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J Clin Neurol. 2016 Apr;12(2):160-5. doi: 10.3988/jcn.2016.12.2.160. Epub 2015 Nov 26.

Therapeutic Outcomes and Prognostic Factors in Childhood Absence Epilepsy.

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Department of Pediatrics, College of Medicine, Korea University, Seoul, Korea.
Department of Pediatrics, College of Medicine, Korea University, Seoul, Korea.



Childhood absence epilepsy (CAE) is one of the most common types of pediatric epilepsy. It is generally treated with ethosuximide (ESM), valproic acid (VPA), or lamotrigine (LTG), but the efficacy and adverse effects of these drugs remain controversial. This study compared initial therapy treatment outcomes, including VPA-LTG combination, and assessed clinical factors that may predict treatment response and prognosis.


Sixty-seven patients with typical CAE were retrospectively enrolled at the Korea University Medical Center. We reviewed patients' clinical characteristics, including age of seizure onset, seizure-free interval, duration of seizure-free period, freedom from treatment failure, breakthrough seizures frequency, and electroencephalogram (EEG) findings.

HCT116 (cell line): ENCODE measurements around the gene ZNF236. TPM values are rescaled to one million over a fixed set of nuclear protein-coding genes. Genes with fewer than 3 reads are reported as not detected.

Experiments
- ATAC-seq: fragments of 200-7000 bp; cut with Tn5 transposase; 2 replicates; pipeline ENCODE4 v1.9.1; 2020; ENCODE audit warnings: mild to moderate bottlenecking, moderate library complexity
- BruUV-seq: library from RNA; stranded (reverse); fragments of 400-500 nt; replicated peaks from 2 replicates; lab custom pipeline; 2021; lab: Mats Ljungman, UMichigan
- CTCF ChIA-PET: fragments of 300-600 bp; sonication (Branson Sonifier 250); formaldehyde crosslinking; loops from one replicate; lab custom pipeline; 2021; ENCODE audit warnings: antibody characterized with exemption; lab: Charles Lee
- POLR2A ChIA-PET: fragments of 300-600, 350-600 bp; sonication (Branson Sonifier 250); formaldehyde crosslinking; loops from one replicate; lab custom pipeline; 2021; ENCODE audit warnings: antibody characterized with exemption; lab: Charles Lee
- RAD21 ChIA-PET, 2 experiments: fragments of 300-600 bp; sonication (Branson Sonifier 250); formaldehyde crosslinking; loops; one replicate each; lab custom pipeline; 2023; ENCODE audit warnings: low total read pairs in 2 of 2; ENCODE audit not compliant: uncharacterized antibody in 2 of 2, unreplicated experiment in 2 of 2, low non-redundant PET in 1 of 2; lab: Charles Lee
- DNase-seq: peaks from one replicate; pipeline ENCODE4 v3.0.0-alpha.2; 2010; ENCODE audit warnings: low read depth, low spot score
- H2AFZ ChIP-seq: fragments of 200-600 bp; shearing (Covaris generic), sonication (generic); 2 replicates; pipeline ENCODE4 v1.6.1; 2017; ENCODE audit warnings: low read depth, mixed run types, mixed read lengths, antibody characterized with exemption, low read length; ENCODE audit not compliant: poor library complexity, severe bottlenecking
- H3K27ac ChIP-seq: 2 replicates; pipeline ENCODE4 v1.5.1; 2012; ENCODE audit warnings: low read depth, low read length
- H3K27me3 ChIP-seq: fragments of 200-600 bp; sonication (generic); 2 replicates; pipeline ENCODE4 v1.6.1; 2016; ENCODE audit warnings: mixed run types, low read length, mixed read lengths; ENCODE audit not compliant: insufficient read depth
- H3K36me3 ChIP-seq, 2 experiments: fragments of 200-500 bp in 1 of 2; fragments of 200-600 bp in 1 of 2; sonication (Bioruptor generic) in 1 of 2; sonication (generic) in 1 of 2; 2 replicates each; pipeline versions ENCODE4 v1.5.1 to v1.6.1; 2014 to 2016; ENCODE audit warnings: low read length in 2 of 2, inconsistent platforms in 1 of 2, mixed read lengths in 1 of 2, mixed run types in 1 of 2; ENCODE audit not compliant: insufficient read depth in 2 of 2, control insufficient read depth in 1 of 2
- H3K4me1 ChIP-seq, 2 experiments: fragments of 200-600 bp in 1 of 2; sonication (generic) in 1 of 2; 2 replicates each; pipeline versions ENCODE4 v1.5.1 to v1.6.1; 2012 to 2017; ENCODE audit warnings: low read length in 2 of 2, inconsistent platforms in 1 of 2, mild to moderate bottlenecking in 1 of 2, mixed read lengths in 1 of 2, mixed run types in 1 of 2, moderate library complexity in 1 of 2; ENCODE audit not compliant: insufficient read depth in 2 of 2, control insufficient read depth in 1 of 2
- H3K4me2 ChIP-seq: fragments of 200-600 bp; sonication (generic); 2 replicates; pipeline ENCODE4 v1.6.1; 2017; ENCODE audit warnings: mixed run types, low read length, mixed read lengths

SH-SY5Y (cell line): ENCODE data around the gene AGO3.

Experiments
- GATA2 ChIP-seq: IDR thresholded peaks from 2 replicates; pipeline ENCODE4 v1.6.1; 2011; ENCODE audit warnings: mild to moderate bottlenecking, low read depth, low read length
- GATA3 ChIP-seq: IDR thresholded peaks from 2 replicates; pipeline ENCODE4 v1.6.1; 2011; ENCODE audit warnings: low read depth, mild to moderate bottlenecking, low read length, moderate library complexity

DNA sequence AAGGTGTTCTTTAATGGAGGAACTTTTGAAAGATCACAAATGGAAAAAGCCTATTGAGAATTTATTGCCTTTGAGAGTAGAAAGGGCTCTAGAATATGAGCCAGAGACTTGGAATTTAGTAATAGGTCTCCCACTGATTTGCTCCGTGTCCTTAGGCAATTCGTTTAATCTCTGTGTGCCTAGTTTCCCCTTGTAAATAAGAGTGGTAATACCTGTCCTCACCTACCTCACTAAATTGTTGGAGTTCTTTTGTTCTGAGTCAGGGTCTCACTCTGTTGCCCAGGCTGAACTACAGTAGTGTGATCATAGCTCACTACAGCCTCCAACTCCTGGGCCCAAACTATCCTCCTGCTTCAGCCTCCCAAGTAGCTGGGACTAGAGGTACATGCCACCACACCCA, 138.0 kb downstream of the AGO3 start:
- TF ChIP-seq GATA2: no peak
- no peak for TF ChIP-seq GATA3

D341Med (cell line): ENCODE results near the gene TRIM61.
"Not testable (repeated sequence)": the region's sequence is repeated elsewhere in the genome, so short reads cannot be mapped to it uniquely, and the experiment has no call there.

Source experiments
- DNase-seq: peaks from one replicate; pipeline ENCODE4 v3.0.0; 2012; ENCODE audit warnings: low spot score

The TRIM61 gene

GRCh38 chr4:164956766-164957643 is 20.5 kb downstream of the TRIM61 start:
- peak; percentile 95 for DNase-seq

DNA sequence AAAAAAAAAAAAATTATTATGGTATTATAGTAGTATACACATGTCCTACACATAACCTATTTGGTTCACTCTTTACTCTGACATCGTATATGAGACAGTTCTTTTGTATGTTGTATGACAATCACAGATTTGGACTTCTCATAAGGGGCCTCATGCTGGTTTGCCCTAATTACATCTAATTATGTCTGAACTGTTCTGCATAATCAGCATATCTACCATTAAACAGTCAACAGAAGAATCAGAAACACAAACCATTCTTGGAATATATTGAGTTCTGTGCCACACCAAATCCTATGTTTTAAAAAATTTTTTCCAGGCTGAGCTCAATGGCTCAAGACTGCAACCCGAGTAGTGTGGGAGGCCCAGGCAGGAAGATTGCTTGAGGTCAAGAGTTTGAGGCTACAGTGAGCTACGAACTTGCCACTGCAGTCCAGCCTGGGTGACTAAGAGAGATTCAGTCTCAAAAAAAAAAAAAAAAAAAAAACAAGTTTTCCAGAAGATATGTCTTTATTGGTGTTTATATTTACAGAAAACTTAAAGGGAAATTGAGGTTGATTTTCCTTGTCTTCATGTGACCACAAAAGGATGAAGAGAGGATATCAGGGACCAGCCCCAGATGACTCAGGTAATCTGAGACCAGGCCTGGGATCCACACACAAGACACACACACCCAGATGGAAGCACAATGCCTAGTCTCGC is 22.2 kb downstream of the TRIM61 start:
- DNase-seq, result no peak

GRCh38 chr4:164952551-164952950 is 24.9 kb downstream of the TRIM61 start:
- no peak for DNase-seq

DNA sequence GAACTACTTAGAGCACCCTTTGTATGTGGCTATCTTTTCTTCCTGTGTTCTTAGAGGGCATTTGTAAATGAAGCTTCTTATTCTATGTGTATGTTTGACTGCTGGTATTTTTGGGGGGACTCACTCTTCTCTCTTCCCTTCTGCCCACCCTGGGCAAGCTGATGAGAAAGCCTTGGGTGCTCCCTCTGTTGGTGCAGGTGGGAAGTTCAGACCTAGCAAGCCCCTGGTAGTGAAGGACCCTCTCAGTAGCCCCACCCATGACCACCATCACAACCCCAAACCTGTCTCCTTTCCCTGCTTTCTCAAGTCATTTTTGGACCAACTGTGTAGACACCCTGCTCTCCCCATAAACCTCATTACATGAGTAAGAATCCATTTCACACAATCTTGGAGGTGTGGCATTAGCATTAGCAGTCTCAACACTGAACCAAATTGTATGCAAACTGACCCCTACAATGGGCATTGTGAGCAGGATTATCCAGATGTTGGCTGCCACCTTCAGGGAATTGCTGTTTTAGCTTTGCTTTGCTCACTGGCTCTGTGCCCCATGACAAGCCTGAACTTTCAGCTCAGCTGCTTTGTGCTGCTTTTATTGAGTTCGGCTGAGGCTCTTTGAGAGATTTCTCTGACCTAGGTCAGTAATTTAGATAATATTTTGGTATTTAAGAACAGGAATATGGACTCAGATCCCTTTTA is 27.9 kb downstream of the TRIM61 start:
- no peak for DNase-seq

The age at seizure onset was 7.9±2.7 years (mean±SD), and follow-up duration was 4.4±3.7 years. Initially, 22 children were treated with ESM (32.8%), 23 with VPA (34.3%), 14 with LTG (20.9%), and 8 with VPA-LTG combination (11.9%). After 48 months of therapy, the rate of freedom from treatment failure was significantly higher for the VPA-LTG combination therapy than in the three monotherapy groups (p=0.012). The treatment dose administrated in the VPA-LTG combination group was less than that in the VPA and LTG monotherapy groups. The shorter interval to loss of 3-Hz spike-and-wave complexes and the presence of occipital intermittent rhythmic delta activity on EEG were significant factors predicting good treatment response.


This study showed that low-dose VPA-LTG combination therapy has a good efficacy and fewer side effects than other treatments, and it should thus be considered as a firstline therapy in absence epilepsy.


absence seizures; epilepsy; lamotrigine; prognostic factors; valproic acid

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